Casting a wide web: IMB on the search for spider venom

20 January 2020

UPDATE: Thanks for your generosity, we have gathered enough spiders for our research.
If you have spiders you’d like identified, please contact the Queensland Museum.

The Institute for Molecular Bioscience has put the call out - we want your spiders!

IMB's "Spider-Woman" Samantha Nixon is searching for arachnids to replenish the live spider collection for IMB venom research, finding new medicines for the three 'terrors' of neurological disease: stroke, epilepsy, and chronic pain.

"Venoms are a complex cocktail of molecules which have evolved over millions of years, and at the venom lab at IMB we have isolated molecules that have the potential to make new medicines and new technologies," Ms Nixon said.

Spider-Woman Sam Nixon with Golden Orb "Big Bessie"

However, seven spiders from the University of Queensland's venom laboratory died last year. They were being milked for their venom to not only create treatments but also anti-parastic medicines which would benefit the sheep industry.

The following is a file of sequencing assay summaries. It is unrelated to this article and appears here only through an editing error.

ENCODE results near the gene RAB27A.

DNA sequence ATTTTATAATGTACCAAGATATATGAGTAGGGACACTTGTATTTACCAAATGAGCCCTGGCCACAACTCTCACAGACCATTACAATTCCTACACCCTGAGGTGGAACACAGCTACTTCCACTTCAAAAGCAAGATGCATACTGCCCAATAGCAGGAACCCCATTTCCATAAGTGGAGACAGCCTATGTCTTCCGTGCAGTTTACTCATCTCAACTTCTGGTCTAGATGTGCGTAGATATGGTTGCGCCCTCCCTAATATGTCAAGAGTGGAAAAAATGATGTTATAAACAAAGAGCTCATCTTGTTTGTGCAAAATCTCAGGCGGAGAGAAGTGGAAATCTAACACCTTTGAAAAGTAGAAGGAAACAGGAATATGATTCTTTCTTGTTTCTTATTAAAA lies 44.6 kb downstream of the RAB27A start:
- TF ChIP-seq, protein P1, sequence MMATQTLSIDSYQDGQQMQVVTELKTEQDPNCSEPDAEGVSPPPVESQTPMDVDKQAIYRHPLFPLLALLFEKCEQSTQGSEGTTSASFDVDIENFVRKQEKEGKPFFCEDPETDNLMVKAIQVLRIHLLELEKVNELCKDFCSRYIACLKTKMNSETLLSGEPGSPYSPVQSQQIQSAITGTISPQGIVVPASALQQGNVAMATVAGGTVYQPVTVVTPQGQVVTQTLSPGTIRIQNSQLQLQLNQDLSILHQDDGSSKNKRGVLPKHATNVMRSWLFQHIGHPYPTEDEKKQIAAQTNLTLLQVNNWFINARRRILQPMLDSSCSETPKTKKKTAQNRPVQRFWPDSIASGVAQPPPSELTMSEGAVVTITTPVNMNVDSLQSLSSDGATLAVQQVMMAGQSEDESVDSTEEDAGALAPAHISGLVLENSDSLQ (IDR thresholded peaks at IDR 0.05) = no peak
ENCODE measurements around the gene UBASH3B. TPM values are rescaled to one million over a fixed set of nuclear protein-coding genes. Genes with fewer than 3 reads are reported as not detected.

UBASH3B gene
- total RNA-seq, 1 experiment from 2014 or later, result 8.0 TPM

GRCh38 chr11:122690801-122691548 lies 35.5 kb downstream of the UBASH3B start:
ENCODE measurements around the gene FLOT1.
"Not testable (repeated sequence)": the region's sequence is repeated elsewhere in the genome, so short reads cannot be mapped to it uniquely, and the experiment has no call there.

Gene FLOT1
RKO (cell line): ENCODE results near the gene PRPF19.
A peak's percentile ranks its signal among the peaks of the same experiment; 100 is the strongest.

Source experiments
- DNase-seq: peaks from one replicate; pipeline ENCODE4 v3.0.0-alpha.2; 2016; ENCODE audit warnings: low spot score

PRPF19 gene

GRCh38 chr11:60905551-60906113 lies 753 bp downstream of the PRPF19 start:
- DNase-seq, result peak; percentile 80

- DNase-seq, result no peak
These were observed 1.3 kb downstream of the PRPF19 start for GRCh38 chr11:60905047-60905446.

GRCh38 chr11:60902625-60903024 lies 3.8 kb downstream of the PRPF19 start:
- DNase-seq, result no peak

"Spiders can live for a really long time — some tarantulas can live for 25 years — and unfortunately in the last year or so a lot of our spiders reached the end of their lives, whch was very sad for me as I'd looked after them for more than five years"  Ms Nixon said.

A former arachnophobe, Ms Nixon says she got over her fears by embracing the benefits of spider venom. Naming the spiders also helps.

"At the moment,  we have Marise, a Victorian tarantula in the lab, and Big Bessy, a golden orb-weaver which just gave birth," she said.

"We have kept tarantulas in the past because they are big and produce more venom  - less than 0.5% per cent of 50,000 species of spiders are dangerous to people, but you still need to be careful."

If you have a spider which may benefit venom research, please don't head out with your bug catcher - send a photo to the IMB Venom team, and they can advise if it could be part of their collection.



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